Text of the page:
said, he was anxious to say a single word as to what fell from the noble Lord (Lord Portman) as to what was the principle of the Bill, and could or could not be altered in a Select Committee. He differed entirely from the noble Lord on that point, for he entertained a strong opinion that whatever now was made law in regard to this matter should include existing incumbents, and that they should not seek to impose on their successors that which they would not think it fair to impose on the existing clergy. He thought that the alteration of the law should apply to existing incumbents. The principles of the Bill had been carefully considered and formally agreed upon by the right rev. Bench. The results of their deliberations were then handed to legal gentlemen to be drafted into a Bill; but his own opinion was, that this operation had not been very successfully carried out, and that things had been left out and others had been inserted to the injury of the Bill. He trusted that in Select Committee very considerable alterations would be made—not in the great principle, which was that the law should be amended by preserving the right of a successor to a benefice without injuring those of the previous holder—but in certain details. He would add that he thought that it would give great satisfaction to the clergy if they could become aware of the kind and considerate manner in which their Lordships had entered upon this subject, and of the amount of interest which had been evinced in it.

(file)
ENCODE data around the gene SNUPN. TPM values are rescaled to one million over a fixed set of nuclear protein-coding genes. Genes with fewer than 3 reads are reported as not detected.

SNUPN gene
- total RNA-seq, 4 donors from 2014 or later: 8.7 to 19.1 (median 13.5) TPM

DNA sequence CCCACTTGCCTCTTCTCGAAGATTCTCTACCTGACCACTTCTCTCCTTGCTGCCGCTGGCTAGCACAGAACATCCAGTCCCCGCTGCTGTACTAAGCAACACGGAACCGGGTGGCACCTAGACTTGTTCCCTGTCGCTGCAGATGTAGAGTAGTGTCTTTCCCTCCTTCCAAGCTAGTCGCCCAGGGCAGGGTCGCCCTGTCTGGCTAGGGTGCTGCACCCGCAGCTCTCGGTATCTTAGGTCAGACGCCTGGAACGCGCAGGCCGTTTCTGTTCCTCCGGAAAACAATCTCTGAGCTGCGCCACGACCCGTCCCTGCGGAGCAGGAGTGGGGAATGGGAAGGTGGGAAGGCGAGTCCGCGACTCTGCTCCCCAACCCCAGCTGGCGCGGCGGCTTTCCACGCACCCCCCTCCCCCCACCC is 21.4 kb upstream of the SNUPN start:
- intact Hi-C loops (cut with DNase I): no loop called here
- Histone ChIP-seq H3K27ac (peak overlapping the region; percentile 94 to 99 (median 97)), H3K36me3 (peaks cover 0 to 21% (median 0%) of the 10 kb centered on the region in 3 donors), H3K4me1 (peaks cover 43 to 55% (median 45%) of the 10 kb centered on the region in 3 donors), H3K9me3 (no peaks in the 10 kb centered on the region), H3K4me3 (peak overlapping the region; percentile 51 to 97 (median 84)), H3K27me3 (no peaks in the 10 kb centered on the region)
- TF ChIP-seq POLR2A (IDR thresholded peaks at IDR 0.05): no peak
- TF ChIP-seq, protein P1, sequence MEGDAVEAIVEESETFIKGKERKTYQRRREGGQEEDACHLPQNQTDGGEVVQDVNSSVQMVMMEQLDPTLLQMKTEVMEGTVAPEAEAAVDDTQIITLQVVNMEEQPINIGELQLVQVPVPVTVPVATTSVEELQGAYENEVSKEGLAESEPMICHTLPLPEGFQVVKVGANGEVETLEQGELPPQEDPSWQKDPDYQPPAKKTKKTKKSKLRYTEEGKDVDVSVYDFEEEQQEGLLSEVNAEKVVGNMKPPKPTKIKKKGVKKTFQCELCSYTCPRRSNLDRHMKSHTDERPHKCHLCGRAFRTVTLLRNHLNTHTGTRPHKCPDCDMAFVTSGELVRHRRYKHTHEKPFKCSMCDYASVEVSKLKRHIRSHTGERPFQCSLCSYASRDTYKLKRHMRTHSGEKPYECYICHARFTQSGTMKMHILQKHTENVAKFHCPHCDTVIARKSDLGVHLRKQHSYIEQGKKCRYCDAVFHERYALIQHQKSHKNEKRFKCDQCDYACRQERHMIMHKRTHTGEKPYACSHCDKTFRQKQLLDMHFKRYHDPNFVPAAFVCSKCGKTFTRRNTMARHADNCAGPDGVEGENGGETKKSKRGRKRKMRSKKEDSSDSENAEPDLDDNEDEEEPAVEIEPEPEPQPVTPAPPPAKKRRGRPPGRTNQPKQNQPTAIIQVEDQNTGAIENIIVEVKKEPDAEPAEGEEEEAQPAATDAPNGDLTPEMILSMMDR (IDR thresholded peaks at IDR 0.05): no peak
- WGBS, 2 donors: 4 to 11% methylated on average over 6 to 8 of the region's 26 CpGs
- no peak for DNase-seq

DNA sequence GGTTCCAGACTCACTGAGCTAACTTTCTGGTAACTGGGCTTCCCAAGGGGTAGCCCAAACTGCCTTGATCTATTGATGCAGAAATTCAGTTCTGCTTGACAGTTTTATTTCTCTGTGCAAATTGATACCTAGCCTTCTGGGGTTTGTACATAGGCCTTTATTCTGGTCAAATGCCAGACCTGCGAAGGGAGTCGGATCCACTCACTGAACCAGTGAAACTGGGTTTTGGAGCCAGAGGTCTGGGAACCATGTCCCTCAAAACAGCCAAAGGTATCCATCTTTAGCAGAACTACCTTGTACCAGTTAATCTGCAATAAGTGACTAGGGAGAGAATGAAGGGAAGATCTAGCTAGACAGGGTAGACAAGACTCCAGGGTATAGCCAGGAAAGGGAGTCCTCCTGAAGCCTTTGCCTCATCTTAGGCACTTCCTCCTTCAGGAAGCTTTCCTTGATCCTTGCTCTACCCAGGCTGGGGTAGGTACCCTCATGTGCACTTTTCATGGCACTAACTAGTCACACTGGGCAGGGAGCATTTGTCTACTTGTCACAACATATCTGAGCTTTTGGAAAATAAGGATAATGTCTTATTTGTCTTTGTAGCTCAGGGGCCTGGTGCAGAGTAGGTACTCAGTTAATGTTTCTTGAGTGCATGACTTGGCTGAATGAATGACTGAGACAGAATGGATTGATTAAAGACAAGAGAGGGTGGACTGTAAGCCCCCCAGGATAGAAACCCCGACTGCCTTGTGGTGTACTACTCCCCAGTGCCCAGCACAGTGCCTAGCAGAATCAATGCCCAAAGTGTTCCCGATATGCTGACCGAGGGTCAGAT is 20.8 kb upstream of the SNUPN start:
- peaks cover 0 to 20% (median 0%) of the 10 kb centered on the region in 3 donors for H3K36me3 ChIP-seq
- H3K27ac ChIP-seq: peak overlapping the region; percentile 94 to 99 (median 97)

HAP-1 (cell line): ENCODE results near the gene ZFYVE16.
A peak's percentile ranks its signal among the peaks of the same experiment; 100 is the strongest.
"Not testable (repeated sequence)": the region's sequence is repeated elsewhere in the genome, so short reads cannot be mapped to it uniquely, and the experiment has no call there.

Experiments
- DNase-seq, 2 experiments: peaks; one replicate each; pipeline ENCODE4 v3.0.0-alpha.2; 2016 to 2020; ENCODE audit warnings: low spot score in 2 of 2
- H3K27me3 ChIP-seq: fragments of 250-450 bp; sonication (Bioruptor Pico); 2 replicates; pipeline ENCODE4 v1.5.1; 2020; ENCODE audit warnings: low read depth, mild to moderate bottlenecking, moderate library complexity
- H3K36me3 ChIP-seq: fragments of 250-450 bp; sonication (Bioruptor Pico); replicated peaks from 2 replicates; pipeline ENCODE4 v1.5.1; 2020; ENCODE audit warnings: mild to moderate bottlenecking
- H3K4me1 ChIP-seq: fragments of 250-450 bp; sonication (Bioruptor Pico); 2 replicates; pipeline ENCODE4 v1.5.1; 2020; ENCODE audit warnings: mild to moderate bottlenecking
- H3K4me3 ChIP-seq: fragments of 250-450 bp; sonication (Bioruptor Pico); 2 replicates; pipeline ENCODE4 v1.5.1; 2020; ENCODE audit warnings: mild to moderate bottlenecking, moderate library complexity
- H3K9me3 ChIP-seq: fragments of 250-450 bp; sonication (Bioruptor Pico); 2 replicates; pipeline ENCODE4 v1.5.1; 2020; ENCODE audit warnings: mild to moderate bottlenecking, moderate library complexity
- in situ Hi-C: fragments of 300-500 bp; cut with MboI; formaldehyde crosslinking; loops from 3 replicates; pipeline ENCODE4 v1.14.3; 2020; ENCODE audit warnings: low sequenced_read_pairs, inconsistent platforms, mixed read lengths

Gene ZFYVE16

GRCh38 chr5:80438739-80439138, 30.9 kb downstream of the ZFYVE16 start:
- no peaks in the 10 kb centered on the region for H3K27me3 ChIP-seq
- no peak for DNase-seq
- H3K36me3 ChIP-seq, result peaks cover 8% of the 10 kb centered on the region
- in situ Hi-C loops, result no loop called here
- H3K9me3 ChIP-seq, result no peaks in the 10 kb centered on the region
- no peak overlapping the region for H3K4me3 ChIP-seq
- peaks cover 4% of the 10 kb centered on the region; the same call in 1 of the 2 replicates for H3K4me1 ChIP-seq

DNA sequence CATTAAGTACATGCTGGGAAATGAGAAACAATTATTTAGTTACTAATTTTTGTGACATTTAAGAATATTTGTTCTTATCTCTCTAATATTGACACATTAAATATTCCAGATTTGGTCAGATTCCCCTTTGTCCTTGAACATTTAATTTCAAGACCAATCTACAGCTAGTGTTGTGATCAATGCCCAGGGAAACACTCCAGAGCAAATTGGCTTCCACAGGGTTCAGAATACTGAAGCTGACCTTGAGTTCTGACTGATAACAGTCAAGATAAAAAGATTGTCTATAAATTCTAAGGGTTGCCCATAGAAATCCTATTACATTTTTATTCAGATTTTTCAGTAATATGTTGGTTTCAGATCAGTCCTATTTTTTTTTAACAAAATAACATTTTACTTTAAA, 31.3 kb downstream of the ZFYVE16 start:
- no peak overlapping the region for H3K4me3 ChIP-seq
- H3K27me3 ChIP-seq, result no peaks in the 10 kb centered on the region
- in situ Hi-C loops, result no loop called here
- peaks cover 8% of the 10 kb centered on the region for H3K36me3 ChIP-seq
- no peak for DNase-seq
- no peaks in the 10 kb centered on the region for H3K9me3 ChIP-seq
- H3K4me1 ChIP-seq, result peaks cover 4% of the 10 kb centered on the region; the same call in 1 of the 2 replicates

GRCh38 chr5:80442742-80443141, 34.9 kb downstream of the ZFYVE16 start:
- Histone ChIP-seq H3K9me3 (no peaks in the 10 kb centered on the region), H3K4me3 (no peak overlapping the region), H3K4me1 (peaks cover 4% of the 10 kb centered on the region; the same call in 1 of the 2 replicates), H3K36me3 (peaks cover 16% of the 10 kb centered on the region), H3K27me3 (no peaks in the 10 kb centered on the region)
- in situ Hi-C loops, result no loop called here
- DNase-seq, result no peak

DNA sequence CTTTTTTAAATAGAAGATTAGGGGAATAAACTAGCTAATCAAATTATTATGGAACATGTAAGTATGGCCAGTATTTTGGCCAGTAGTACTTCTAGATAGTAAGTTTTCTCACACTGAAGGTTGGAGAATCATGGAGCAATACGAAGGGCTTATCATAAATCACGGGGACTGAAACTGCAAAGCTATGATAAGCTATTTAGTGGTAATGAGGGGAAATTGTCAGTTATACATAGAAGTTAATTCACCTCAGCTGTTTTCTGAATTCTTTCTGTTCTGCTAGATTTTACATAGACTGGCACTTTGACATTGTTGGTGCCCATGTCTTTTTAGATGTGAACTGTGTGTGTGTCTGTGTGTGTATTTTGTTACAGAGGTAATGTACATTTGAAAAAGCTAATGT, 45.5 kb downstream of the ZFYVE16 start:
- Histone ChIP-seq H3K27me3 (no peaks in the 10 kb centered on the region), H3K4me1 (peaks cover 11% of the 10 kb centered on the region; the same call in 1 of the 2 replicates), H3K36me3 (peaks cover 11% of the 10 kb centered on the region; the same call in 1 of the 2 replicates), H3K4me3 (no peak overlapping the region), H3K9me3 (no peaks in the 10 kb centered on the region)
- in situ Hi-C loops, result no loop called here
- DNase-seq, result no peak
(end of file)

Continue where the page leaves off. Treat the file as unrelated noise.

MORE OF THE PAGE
§ Motion agreed to.
§ Bill read 2a accordingly, and referred to a Select Committee.
§ And on Monday next the Lords following were named of the Committee:—
|L. Abp. Canterbury||V. Stratford de Redcliffe|
|L. Abp. York||L. Bp. London|
|D. Devonshire||L. Bp. Winchester|
|E. Derby||L. Bp. Oxford|
|E. Cowper||L. Bp. Lincoln|
|E. Stanhope||L. Portman|
|E. Carnarvon||L. Overstone|
|E. Romney||L. St. Leonards|
|E. Ellenborough||L. Chelmsford|
|V. Dungannon||L. Taunton|
§ House adjourned at half-past Six o'clock, to Monday next, half-past Eleven o'clock.